Book review — Frank Browne: A Life through the Lens (David and Edwin DAVISON)
God can sanctify photography. With a poem by Pope Leo XIII, Colin Ford explains the basis for how Irish Jesuit Frank Browne acquired a camera from his bishop uncle, at the age of 17, and kept making images throughout his priestly life.
Browne took his camera everywhere. His early trips to Europe were the apparent source of his self-teaching of technique, analysing the works of Masters’ painters in Venice and Florence.
He travelled widely, to the front lines in France and Flanders during World War One (serving as chaplain) and further to Australia (where he went to recuperate after suffering mustard gassing).
Yet I would argue that it is his persistent images of Ireland over the decades, emerging as a new republic, that leaves a significantly valuable legacy. Photos of countryside life are complemented with ones of industrialisation.
Browne is known primarily for photos that he took during the maiden voyage of the Titanic. His first class ticket was only for Southampton-Cherbourg-Cobh (his uncle never intended for him to emigrate to America!). With the sinking of the ship, his precious images were in highest demand by newspapers.
Kodak thanked him by offering a lifelong supply of film. Yet Browne was responsible for developing the film and paying for any prints. Consequently, many of his photos remained unpublished, until Father Edward O’Donnell discovered a large trunk, long after Browne’s death.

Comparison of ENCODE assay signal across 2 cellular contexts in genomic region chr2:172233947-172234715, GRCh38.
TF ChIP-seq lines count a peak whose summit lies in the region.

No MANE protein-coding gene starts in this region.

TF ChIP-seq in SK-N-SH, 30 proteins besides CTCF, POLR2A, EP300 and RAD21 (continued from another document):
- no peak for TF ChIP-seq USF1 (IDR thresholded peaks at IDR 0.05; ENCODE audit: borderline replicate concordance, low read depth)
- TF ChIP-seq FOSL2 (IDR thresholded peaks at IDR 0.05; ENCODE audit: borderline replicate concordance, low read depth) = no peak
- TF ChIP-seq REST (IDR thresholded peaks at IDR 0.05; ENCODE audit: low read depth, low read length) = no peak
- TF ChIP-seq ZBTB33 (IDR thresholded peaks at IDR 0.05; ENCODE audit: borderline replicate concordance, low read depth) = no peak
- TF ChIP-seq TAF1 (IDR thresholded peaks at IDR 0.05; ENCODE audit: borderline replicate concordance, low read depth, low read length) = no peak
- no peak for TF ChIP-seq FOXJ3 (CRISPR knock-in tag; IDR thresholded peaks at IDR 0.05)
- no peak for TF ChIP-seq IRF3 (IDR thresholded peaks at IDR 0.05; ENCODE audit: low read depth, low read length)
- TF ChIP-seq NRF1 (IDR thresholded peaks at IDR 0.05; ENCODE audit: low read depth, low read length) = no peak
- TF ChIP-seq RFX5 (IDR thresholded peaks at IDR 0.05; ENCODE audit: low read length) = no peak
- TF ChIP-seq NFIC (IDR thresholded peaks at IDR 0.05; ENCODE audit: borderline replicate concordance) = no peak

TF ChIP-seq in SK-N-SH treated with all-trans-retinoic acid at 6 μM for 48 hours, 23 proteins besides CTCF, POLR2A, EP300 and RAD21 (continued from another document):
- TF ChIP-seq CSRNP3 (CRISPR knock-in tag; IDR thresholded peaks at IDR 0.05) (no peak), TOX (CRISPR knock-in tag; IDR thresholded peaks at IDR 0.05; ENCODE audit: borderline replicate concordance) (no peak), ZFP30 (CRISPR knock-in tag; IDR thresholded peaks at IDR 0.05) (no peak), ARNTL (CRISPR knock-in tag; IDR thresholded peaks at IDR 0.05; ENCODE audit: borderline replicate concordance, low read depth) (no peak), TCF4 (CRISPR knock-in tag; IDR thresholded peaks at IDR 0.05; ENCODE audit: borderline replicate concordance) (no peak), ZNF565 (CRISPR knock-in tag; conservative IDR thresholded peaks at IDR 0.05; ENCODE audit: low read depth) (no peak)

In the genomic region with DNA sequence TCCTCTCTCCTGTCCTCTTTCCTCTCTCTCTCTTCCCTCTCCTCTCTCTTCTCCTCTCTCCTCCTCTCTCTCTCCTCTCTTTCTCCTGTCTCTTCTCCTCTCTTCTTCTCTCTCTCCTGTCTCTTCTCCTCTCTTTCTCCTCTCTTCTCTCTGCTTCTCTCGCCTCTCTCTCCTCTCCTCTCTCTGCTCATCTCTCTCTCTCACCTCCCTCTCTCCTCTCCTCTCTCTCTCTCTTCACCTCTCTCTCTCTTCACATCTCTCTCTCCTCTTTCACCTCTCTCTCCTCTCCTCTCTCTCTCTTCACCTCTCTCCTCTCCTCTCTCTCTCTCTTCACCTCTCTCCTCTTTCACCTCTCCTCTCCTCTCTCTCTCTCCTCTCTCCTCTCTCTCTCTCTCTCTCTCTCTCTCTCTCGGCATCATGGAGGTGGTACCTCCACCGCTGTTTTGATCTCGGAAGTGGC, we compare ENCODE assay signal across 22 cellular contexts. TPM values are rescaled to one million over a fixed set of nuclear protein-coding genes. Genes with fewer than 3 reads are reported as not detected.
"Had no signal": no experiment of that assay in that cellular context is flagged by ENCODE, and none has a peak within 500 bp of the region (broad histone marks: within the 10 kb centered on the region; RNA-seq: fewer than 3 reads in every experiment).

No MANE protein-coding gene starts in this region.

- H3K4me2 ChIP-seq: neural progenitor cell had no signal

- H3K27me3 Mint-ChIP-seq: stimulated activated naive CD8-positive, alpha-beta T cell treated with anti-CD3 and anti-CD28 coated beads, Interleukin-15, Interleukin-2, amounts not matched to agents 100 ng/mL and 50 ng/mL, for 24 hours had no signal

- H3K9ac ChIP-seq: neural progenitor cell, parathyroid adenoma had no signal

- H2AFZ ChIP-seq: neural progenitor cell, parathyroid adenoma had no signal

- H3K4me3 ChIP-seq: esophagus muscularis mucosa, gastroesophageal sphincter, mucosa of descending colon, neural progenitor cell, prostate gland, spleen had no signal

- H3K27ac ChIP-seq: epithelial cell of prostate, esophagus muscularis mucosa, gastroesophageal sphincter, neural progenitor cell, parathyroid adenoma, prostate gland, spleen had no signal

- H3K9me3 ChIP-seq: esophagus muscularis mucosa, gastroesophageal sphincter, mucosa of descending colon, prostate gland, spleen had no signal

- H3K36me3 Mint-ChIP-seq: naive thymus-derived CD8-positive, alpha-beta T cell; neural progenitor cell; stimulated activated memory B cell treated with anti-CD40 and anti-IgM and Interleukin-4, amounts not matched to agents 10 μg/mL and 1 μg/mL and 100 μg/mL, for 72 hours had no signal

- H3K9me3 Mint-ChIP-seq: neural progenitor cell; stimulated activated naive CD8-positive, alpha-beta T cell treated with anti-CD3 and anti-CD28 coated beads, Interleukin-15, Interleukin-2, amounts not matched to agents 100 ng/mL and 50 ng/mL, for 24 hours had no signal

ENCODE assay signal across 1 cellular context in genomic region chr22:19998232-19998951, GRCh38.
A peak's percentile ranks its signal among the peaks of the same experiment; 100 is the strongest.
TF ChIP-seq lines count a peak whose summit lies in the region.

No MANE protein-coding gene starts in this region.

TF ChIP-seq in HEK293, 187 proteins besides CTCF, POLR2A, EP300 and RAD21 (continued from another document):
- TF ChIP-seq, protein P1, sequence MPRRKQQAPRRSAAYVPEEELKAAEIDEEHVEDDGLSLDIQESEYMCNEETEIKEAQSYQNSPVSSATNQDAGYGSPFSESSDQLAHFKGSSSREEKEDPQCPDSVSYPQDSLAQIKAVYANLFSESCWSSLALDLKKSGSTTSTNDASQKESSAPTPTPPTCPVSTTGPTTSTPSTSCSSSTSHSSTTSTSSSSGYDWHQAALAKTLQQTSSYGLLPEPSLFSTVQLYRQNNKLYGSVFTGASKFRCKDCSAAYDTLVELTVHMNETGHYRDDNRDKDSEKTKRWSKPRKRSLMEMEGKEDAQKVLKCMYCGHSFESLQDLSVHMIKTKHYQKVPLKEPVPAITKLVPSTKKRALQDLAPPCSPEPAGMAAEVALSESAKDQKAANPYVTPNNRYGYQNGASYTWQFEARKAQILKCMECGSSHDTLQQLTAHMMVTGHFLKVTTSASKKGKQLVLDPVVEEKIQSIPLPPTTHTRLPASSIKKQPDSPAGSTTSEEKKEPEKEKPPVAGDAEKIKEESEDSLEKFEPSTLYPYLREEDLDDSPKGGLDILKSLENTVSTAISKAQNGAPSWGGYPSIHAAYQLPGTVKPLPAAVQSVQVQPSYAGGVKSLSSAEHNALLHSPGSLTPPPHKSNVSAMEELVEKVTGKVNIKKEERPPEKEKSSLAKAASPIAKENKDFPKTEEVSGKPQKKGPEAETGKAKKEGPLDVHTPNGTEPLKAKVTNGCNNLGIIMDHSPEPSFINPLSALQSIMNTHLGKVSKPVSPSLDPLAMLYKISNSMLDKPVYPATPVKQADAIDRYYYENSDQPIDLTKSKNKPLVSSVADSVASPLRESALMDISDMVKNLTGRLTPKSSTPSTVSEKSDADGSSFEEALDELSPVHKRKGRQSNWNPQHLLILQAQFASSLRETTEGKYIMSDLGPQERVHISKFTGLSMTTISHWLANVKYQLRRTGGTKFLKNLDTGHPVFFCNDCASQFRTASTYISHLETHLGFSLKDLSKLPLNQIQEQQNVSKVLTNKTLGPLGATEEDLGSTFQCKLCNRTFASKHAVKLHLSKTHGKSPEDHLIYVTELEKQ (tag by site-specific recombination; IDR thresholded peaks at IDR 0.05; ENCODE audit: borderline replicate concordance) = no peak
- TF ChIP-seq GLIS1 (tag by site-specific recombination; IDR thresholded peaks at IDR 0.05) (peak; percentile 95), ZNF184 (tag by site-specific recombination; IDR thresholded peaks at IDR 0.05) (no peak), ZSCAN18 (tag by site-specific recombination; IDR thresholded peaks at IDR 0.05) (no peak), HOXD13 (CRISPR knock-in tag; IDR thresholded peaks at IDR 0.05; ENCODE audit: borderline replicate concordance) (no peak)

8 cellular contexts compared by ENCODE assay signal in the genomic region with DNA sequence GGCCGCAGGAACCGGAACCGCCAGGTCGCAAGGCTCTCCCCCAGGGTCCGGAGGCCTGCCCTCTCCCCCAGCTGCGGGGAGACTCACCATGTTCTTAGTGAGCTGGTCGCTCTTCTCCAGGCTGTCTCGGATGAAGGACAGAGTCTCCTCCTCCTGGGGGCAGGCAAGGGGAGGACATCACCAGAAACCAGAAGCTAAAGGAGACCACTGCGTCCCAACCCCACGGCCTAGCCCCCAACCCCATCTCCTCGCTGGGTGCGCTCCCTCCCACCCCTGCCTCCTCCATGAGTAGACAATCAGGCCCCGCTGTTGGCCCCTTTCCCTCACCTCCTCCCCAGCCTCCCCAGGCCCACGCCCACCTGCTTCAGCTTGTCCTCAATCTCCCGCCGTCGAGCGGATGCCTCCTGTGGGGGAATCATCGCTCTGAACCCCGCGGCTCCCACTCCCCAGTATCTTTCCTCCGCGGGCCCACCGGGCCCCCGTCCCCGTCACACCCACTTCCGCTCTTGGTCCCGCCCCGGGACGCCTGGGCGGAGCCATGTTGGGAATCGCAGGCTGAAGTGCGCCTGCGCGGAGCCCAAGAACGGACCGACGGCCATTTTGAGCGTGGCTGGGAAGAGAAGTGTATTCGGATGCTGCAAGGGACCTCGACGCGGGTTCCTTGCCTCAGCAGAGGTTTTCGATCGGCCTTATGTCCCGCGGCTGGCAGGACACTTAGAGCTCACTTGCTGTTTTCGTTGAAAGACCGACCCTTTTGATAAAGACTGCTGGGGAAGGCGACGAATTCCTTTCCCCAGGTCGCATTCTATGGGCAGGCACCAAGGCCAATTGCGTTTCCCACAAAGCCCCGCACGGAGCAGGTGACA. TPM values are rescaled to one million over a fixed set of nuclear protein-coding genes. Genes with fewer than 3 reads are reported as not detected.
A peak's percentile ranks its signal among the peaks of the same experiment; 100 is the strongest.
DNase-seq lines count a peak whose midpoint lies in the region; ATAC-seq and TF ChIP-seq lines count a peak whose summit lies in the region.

Father O’Donnell proceeded to publish a series of Frank Browne photo books, including Frank Browne’s Titanic Album. More recently he has written a full biography in The Life and Lens of Father Browne.
But Frank Browne: A Life through the Lens, by Donald and Edwin Davison and the subject of this review, is a more artistic critique of his best work, copiously illustrated and drawn from his trove of 42,000 images.
In a chapter titled “Father Browne photographer of the twentieth Century”, Donald Davison explains how Father Browne was influenced initially by pictorialism but also with modernism.
Browne was not constrained by any particular photographic style, though reportage-style stands out. Even here, he didn’t always obey the decisive moment — sometimes he would get children and take off their shoes and socks for his more desired, rustic look of the countryside.
One could argue that because Browne did not concentrate on any particular method, he never mastered his craft.
But I don’t believe Father Brown was ever seeking photography perfection; his formal training was spiritual, remember.
Instead, we’ve been blessed with the vision of a man who understood tone and mood, natural and human, who recorded the matter of life wherever he found himself.
I highly recommend Frank Browne: A Life through the Lens, by Donald and Edwin Davison, for its approach to the subject from a photographer’s perspective.
Frank Browne: A Life through the Lens accompanies an exhibition at the Andrews Gallery, Titanic Building, Belfast, 14 January-31 March 2015.
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